Milk fat crystallisation Determination of liquid fat by nuclear magnetic resonance (NMR) In paper III, the level of liquid fat in milk fat globules was determined by NMR.

Cream was produced by centrifugation (1000 x g) of the milk for 10 minutes at 4°C. Subsequently the cream samples were incubated at 31 °C for 2 hours before measurements. The amount of liquid fat was determined by NMR using a Maran Benchtop Pulsed NMR Analyzer (Resonance Instruments, UK) with a resonance frequency for protons of 23.2 MHz. The NMR instrument was equipped with an 18 mm variable temperature probe. Approximately 2-3 g cream was placed in sealed NMR tubes and upon temperature equilibration at 31°C the free induction decay (FID) was measured. Subsequently the sample was cooled down to 4°C in ice water, and an FID acquisition at 4°C was carried out immediately and thereafter repeated each 10 min for a total of six times. Liquid fat content was determined as signal amplitude of the FID according to the principles described by Samuelsson & Vikelsøe (1971) and the liquid fat content is expressed in paraffin

oil units according to following equation:

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24 Results and discussion Influence of feed composition on milk fat globule size A positive correlation was found between diurnal fat yield of cows and average volume-weighted diameter of MFG (paper I). The effect of this new knowledge was used to produce raw milk with different average MFG sizes based upon various fat contents of the milk (paper II and III), as shown in Figure 4. Three groups of cows were fed diets with different amount and source of lipids. One group was given a diet containing a high level of roasted soybeans which is rich in C18:2 (paper II). The result of this diet was production of milk with an average fat content of only 3.7% as the polyunsaturated fatty acids inhibit the formation of precursors for milk fat in the rumen (Børsting, Hermansen & Weisbjerg, 2003).

The fatty acid composition of the produced milk was also affected by the roasted soybeans in the diet.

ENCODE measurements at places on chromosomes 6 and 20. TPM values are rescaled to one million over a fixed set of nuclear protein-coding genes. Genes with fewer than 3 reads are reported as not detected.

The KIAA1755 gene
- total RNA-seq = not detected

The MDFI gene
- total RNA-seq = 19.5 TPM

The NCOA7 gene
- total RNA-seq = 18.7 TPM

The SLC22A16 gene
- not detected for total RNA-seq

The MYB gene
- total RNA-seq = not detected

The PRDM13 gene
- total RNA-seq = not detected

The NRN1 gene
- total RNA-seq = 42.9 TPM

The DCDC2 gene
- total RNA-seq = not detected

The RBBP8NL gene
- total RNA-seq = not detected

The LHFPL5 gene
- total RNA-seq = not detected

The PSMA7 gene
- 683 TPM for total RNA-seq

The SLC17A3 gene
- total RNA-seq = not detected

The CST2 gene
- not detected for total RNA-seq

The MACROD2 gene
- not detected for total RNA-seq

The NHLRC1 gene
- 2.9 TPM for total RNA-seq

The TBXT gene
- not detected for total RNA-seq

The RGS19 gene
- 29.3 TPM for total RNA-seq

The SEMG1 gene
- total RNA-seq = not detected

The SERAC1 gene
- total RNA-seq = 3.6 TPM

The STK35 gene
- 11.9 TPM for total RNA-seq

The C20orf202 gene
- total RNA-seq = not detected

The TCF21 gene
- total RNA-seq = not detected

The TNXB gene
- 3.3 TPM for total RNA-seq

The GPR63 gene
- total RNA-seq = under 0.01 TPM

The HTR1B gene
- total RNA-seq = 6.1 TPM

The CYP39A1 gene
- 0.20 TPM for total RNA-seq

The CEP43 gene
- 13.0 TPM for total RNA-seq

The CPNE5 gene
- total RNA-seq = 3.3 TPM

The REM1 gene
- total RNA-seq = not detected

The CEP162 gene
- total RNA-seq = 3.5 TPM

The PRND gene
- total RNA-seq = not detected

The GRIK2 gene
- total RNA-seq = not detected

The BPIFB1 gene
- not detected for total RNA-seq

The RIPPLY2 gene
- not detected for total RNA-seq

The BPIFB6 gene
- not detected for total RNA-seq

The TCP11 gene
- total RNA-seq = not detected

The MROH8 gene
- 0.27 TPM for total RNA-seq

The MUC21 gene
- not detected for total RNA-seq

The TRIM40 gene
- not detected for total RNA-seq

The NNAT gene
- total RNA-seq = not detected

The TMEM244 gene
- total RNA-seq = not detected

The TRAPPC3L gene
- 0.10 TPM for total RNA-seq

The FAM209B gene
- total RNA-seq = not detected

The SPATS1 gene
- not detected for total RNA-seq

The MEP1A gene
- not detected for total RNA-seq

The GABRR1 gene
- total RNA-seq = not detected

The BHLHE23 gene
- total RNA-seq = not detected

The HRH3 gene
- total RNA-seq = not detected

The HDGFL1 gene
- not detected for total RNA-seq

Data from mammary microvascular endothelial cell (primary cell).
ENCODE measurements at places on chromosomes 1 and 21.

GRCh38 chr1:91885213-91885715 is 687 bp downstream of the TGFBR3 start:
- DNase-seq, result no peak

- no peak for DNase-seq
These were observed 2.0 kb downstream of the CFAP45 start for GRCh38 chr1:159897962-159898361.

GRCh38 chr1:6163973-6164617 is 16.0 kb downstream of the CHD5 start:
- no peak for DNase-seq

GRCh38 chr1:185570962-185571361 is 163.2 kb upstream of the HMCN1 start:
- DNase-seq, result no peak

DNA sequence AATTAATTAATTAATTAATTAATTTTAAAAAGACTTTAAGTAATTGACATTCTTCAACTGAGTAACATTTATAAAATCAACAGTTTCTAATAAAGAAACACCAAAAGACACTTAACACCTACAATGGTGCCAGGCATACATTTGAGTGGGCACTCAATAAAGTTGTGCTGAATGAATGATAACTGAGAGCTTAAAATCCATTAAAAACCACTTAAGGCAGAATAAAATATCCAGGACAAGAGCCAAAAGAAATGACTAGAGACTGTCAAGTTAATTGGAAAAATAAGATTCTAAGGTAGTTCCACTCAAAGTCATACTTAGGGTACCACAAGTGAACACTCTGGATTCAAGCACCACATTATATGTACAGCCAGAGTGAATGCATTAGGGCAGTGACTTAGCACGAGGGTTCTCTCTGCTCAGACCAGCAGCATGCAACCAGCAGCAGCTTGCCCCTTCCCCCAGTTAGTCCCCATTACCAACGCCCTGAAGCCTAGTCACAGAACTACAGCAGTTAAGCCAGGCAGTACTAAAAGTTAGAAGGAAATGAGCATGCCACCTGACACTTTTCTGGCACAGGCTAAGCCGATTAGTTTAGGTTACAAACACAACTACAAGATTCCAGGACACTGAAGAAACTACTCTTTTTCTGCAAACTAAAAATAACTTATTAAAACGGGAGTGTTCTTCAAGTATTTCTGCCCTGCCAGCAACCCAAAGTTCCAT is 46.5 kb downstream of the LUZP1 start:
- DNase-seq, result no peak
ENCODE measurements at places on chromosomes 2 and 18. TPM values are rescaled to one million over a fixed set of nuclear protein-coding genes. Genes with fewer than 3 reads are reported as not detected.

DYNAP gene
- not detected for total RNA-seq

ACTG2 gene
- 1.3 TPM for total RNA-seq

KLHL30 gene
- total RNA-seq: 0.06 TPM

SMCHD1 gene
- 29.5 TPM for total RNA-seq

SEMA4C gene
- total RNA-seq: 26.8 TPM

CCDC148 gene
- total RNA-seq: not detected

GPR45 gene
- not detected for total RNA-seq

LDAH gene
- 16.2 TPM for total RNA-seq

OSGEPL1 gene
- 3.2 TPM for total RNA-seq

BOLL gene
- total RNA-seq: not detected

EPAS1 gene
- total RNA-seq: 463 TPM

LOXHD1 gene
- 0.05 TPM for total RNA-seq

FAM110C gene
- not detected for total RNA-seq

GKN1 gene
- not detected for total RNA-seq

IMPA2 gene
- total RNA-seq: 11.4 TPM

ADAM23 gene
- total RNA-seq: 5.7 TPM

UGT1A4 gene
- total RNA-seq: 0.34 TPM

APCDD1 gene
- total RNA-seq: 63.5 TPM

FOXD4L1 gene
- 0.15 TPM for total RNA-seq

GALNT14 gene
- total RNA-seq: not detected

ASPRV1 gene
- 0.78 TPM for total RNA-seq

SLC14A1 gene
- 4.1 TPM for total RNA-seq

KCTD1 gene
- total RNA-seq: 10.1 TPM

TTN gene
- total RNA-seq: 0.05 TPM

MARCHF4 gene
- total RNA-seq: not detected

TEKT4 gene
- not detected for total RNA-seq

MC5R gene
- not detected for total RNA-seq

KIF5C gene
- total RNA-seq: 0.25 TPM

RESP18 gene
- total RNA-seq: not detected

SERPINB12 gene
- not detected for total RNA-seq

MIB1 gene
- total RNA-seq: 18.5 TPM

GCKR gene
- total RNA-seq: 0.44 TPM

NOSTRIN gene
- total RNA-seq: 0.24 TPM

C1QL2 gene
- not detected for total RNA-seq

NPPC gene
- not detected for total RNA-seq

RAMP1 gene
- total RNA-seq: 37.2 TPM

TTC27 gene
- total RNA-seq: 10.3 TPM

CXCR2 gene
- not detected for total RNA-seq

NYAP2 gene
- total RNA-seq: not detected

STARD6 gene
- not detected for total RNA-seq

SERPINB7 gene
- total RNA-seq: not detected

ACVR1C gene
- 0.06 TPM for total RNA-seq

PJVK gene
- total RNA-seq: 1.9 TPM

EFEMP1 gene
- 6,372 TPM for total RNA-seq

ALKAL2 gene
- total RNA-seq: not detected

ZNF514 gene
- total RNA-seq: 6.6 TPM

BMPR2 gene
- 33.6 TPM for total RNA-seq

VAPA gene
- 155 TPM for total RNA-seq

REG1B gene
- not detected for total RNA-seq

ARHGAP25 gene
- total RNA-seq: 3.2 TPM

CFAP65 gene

6

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Figure 4. Effect of fat content and diet on average volume-weighted diameter (d(4,3)) of MFG.

Unsaturated and saturated, refer to the type of lipid in the concentrate. The diets are specified in Material and methods. Grey bars: paper II. Black bars: paper III.

The second group of cows was offered a diet which a included large amount of saturated fat supplement. The consequence of this feeding was that the cows produced milk with 5.0% fat. It is well-known that a saturated fat diet supplement increases the fat content in milk (Chilliard, 1993; Shroeder, 2004) but this was a very high fat content for Holsteins cows. The third group of cows was fed a low fat diet that stimulate high de novo synthesis of the milk fat, resulting in milk with an average fat content of 4.0%. A similar diet was used in the experiment presented in paper III, where it resulted in an average fat content of 3.9%. The 25 second diet in this experiment (paper III) contained a large part of saturated fat supplement with a higher proportion of palmitic acid (C16:0) at the expense of stearic acid (C18:0) compared with the experiment presented in paper II. This diet resulted in that the cows produced milk containing on average 4.6% fat. However, in the experiment presented in paper III, the variation in fat content and average diameter of MFG between cows was larger. In both experiments (papers II and III) the milk type with the highest fat content contained larger MFGs than the milk with a lower fat content. These results from the feeding experiments confirmed the correlation between diurnal fat yield of cows and average volume-weighted diameter of MFG, previously described (paper I). Although, the milk yield was not registered (paper II and III), the large increases in fat percentages upon feeding saturated fat supplements also increased diurnal fat yield, since similar studies have shown that the milk yield slightly increases upon this type of supplements to the diet (Chilliard, 1993).

The mechanisms responsible for the increase in average diameter of MFG when the cow produce more fat were studied in the experiment presented in paper I. It was concluded that the increase in average MFG size is due to the limited amount of membrane material during milk fat synthesis. This was indicated by the significantly decreased activity of the MFGM enzyme, γ-glutamyl transpeptidase, in whole milk with increasing MFG size. Furthermore, it was also demonstrated that when the diurnal fat yield increased, the medium size fat globules were transformed into larger fat globules with an average diameter 8 µm.

The fatty acid composition in the milk was affected by the diets (paper II and III).